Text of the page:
Ms .45 began a motif in the long and strange career of Abel Ferrara. I am referring to his treatment of sex. Ms .45 tells the tale of a woman who is raped several times in the course of a day and as a result begins killing would be assailants in the most violent of ways. Since then, most female characters have behaved the same way in all of Ferrara’s films (at least the principal female leads anyway). Sex becomes a tool for these women to usurp power from male characters, and in many cases dominate and manipulate situations as evidenced in both Dangerous Game and New Rose Hotel. What is significant here isn’t the inherent chauvinism of Nicholas St. John’s screenplays, but how honestly reflective the tactics of these fictional women are to modern society. American culture is still male dominated, and things still haven’t seemed to change for women all that much since the 1980s.
However there is a balance in Ferrara’s films. It’s not all about women utilizing their sexuality; Ferrara is equally interested in the sexuality of his male characters. The Harvey Keitel characters in both Dangerous Game and Bad Lieutenant are content and unthreatened by women in positions of objectification. But, once these male characters engage in a sexual act with a woman, they are humiliated or frustrated by their own performance, and sometimes cannot perform at all (Chris Penn in The Funeral).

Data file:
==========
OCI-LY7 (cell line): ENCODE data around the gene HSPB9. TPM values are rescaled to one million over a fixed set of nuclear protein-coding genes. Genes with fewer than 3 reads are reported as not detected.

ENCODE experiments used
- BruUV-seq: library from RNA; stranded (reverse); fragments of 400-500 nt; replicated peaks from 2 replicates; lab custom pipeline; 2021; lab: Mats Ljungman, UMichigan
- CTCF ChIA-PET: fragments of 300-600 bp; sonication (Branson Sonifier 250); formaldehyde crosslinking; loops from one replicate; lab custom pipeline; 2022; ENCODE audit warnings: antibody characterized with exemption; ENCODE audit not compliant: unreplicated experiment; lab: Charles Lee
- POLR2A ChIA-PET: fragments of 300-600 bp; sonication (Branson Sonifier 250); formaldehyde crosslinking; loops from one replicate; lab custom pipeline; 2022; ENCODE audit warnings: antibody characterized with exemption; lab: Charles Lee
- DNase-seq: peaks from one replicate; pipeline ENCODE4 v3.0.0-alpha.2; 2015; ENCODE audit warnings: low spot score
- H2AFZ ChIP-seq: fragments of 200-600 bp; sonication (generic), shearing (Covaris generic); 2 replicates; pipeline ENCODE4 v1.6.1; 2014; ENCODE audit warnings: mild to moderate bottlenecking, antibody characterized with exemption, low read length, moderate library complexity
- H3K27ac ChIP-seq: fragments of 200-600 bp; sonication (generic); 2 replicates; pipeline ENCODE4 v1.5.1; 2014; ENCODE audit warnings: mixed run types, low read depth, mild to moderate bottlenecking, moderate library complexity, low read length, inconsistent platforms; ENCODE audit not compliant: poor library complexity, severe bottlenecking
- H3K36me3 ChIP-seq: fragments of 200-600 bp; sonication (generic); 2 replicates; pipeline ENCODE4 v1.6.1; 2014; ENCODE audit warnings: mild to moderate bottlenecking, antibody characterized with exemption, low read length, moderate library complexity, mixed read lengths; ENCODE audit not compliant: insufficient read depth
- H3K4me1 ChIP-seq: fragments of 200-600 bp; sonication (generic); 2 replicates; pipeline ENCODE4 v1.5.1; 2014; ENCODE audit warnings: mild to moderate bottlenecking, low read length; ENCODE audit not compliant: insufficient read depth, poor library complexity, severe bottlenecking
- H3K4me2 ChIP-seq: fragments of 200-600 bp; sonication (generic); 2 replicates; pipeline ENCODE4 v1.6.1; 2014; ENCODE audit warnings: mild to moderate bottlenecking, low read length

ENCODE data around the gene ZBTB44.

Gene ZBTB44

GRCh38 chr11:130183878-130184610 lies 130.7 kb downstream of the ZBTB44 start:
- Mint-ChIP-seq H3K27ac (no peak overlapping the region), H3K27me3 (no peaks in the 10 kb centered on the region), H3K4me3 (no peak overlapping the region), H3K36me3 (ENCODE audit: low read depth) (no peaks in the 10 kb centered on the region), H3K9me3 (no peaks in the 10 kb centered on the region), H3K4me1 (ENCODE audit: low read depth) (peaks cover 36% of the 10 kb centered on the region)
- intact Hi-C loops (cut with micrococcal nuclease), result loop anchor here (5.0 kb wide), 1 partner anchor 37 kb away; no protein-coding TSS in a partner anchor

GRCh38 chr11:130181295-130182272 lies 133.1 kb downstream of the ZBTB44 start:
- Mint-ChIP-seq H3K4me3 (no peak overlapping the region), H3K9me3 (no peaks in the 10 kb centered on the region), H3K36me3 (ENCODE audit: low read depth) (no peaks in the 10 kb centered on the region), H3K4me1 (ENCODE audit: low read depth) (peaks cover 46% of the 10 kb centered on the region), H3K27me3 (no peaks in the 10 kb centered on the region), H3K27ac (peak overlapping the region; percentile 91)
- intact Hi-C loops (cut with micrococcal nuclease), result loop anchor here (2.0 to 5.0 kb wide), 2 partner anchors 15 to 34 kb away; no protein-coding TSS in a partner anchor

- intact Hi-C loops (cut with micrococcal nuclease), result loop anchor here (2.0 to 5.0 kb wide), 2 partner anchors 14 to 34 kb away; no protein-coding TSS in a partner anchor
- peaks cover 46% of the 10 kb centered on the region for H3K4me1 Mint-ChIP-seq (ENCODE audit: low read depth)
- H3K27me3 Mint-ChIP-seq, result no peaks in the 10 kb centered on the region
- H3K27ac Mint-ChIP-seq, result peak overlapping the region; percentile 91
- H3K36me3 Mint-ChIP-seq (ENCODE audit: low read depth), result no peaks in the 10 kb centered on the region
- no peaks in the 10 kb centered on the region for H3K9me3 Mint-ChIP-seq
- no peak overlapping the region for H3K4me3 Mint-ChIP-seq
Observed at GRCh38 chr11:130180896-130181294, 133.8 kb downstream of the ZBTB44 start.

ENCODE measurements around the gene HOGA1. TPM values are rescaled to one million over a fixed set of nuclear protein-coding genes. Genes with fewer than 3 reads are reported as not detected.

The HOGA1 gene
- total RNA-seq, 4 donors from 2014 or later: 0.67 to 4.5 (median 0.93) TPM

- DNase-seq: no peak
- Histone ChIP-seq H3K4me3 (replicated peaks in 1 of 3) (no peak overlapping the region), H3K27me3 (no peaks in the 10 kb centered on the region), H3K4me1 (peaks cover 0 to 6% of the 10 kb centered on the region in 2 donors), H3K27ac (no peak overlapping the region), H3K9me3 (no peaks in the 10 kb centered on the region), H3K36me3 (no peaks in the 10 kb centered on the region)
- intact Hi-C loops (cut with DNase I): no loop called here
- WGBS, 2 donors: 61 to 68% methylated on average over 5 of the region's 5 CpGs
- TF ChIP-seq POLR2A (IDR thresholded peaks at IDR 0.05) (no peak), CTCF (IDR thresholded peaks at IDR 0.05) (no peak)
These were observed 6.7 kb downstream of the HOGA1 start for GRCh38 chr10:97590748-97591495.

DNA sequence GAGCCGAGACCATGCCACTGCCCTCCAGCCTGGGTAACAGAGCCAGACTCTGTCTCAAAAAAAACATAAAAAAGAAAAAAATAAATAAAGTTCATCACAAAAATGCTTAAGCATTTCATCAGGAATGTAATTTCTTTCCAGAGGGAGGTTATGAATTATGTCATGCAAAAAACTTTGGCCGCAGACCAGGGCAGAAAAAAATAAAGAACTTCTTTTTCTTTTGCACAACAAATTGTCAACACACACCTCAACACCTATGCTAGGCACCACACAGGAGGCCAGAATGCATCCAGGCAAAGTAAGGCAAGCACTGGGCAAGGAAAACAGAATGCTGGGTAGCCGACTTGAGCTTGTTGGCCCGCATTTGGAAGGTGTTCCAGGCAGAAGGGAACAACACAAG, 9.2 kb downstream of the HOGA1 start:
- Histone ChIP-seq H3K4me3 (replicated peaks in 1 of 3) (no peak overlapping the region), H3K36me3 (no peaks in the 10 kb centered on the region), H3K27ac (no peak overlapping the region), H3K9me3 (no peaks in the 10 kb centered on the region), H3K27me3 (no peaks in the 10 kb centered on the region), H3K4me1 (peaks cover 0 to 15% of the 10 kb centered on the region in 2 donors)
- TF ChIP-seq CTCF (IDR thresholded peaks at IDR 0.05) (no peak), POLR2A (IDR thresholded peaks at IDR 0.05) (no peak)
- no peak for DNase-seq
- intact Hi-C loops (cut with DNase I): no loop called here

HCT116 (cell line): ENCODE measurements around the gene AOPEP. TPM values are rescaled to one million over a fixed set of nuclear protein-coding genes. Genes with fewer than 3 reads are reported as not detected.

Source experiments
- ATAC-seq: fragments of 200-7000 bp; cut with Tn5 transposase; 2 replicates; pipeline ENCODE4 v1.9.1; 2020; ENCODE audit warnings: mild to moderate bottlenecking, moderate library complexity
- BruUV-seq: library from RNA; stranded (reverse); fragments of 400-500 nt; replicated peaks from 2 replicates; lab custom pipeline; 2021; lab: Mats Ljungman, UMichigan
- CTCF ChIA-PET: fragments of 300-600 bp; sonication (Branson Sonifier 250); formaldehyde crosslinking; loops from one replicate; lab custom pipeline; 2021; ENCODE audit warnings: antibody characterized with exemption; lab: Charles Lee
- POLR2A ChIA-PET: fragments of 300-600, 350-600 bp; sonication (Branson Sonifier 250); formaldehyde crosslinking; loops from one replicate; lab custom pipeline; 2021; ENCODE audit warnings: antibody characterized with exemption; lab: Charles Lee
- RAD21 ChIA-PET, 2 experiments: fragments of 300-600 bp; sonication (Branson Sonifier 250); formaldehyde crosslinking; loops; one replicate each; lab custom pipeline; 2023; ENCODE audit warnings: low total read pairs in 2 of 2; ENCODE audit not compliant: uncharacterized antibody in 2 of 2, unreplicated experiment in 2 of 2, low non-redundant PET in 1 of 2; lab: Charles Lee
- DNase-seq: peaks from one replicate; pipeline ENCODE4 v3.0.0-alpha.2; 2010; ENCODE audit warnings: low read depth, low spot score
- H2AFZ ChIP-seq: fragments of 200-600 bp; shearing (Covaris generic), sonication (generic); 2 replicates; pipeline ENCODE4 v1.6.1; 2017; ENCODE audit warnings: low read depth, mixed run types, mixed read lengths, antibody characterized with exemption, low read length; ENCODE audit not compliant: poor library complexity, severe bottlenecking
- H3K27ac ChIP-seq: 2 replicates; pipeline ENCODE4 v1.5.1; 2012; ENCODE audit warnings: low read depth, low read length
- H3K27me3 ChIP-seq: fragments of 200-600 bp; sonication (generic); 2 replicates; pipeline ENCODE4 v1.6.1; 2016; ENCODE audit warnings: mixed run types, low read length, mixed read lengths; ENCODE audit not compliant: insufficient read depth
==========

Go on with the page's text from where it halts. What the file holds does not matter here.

Ferrara is addressing the polarity of sex in contemporary America. Examine both observations together: men are content to objectify women yet cannot dominate their own sexuality, where as women manipulate this objectification to realize their goals. I’m not saying that this is exclusively how things are in America today. But it is certainly a common symptom of American culture. And I would argue that since Ferrara never takes a definite stance on the issue in his films, (he’d rather objectively observe the mechanisms of this sociological phenomena) that he negates any accusations of chauvinism in his films. Ferrara himself doesn’t even always stick to this mold as evidenced in his film Body Snatchers. Still, the issue is a troubling one in America today, and I believe that few filmmakers rival Ferrara in objectively observing this grim scenario.